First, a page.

Dyslexia never goes away. It doesn’t matter what our media, academia and culture implies, once a person graduates into adulthood, they take dyslexia with them.
What does change is in how that person deals with it. Sometimes, it’s accepted, other times the denial of this supposed disability lingers on throughout their lives. Often, the adult dyslexic has grown so adept at handling the more difficult symptoms that they have a minimal impact on day to day life.
|I don’t think this was quite the image the author had in mind
when she was writing her story.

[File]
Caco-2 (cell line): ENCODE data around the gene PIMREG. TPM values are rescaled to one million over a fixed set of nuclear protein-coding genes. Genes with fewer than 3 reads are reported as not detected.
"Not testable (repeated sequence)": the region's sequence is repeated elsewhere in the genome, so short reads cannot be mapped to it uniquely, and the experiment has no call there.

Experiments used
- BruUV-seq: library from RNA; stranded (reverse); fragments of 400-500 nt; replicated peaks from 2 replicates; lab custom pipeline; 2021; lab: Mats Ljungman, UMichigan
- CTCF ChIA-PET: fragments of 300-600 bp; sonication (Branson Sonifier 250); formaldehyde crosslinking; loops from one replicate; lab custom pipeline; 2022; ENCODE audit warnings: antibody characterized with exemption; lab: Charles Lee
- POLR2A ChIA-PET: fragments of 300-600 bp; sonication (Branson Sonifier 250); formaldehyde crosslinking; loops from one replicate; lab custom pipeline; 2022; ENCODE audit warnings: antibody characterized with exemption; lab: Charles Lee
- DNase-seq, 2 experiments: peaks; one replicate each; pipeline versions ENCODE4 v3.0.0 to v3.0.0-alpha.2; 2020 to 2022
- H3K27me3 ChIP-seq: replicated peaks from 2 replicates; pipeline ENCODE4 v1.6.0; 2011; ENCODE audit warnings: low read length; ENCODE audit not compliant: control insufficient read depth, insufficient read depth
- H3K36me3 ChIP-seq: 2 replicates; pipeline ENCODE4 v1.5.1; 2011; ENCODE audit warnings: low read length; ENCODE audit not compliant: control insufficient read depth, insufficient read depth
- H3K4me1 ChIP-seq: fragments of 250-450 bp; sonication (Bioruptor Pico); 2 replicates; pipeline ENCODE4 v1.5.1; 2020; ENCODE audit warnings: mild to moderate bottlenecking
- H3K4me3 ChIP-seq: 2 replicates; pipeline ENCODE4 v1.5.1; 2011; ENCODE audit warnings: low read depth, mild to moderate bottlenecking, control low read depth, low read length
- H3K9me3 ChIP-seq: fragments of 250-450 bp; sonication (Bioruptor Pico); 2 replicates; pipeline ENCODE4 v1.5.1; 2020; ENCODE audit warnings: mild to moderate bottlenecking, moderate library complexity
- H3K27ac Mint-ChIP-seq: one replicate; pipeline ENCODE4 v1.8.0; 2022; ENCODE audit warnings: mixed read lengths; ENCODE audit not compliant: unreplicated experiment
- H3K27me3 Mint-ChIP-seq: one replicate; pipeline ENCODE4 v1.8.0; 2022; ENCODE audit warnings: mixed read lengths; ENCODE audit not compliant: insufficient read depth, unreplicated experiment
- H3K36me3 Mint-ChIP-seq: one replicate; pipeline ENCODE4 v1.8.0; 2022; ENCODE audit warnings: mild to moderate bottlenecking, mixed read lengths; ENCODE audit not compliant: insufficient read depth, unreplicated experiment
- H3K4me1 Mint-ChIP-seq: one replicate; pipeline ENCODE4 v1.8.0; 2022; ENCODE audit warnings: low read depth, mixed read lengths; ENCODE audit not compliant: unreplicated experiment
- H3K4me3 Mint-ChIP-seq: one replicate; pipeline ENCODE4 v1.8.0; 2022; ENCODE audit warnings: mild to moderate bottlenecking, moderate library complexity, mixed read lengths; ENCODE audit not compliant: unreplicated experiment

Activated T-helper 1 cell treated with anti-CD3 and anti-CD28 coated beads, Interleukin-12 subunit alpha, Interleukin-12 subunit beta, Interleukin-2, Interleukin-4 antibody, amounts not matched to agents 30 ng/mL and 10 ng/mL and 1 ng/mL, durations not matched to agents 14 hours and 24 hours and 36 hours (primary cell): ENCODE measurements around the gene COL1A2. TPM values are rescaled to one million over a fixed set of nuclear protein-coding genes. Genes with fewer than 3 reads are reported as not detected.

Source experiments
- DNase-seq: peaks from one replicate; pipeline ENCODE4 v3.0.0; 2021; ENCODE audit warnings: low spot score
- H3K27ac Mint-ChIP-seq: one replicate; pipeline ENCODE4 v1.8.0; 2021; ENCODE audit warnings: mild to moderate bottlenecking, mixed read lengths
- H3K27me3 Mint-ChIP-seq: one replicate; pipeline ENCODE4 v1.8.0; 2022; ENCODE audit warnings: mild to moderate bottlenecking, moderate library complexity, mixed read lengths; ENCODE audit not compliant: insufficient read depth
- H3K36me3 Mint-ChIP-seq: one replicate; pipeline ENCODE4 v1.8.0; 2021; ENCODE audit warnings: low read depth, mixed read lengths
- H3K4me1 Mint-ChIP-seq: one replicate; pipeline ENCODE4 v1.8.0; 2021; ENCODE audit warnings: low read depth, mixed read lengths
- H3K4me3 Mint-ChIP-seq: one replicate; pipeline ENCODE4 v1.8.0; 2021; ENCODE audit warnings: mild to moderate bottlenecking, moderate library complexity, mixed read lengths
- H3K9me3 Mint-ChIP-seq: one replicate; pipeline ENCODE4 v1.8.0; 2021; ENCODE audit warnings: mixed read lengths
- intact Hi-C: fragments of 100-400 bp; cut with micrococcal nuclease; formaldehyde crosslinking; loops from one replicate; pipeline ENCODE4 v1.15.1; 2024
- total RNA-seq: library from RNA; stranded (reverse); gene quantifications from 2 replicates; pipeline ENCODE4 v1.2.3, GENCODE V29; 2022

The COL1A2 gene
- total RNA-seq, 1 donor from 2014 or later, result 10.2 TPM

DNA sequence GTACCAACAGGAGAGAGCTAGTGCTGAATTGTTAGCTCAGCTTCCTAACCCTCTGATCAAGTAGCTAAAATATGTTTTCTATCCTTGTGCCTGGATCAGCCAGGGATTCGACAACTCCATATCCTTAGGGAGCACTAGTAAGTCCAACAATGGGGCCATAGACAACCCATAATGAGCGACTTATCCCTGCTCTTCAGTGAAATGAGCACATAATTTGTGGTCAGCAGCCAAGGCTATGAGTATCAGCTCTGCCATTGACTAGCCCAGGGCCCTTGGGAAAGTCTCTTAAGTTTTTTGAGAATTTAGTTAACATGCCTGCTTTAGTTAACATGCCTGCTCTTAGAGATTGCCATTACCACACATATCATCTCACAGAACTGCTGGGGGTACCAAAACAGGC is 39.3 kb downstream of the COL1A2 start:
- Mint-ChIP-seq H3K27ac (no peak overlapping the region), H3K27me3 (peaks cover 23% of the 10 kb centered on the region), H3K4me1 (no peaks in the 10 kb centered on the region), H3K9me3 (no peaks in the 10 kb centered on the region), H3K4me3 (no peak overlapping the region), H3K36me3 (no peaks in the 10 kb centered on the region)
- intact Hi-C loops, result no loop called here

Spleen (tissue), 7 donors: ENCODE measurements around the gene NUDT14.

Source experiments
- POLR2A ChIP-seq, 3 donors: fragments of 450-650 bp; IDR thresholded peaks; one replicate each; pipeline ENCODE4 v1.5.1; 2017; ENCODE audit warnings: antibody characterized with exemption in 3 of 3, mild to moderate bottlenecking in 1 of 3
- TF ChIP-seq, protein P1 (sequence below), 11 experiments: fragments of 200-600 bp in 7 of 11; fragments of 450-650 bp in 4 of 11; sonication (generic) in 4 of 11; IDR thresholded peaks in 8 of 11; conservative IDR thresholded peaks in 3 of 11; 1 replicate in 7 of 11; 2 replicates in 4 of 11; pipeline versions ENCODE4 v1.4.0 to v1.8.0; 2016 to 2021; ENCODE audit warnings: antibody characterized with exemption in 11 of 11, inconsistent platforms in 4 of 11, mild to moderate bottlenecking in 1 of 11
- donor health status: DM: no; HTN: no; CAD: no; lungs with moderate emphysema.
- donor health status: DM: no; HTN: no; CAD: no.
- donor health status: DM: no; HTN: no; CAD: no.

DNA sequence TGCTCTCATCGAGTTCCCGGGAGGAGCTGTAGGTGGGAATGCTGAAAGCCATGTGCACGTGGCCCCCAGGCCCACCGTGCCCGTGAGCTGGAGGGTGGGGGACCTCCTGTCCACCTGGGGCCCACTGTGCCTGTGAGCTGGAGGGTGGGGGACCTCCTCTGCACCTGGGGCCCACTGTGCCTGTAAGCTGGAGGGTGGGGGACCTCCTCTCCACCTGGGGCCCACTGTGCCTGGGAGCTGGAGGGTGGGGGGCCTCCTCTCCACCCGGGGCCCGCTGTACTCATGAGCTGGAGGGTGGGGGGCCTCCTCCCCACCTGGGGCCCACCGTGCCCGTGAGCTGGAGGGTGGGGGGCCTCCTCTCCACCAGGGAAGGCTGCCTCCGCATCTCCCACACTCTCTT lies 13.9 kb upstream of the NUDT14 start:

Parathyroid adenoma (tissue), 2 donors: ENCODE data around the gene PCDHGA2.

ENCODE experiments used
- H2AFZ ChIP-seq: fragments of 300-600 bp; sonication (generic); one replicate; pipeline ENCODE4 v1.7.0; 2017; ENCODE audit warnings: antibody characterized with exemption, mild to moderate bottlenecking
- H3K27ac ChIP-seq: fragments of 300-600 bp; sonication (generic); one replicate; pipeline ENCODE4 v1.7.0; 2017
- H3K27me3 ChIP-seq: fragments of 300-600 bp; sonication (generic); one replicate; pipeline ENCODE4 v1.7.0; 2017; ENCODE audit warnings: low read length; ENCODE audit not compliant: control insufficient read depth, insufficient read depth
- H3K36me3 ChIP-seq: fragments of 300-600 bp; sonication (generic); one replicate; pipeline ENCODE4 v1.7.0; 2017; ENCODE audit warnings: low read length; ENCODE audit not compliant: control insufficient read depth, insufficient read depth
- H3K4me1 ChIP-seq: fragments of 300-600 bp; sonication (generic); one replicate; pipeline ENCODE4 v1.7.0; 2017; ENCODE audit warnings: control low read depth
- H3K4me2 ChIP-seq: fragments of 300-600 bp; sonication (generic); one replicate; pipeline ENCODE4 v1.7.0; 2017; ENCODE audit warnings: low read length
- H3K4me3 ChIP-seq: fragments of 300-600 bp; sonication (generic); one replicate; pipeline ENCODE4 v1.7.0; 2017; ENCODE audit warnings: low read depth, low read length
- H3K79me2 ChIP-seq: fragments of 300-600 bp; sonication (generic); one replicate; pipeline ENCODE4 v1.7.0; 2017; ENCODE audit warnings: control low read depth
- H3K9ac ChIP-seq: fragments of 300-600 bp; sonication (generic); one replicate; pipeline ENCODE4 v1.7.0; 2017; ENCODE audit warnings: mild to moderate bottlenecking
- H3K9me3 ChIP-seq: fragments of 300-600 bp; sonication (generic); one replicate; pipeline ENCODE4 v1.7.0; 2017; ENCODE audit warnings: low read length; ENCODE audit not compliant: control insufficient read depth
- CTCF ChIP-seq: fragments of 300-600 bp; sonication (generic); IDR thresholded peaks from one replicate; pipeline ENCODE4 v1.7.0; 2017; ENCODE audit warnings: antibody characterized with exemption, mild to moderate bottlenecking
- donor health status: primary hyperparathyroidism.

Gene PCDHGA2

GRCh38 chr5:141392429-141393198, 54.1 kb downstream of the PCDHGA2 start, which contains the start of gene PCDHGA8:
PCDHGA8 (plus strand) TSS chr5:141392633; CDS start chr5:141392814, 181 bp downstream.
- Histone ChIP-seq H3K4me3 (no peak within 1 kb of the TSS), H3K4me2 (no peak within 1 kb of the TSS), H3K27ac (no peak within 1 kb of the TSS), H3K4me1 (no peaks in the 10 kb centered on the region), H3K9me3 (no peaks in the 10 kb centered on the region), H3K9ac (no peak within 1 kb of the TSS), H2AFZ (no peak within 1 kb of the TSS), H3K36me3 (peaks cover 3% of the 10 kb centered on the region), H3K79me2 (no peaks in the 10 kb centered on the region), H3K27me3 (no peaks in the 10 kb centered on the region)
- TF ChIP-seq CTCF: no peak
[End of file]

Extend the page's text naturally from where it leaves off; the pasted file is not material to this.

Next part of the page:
by Charles Haynes, [CC BY-SA 2.0] via Flickr
The basic fact of being dyslexic, though, remains.
For me, it took a long time to learn about all the different ways my dyslexia effects me. I didn’t know about the procedural side of things, or the word recall, or the prevalence of auditory integration issues until adulthood.
For the most part, my reading is pretty smooth. It may not be as fast as some peoples’, and some situations make it next to impossible, but I still make relatively few mistakes.
The ones I do make, though?
Well, let’s just say buttered knuckles don’t quite convey the image of toughness as battered knuckles, especially after the character in question was beating up a punching bag.
Then again, buttering the knuckles before going after a punching bag might make the exercise a bit more interesting.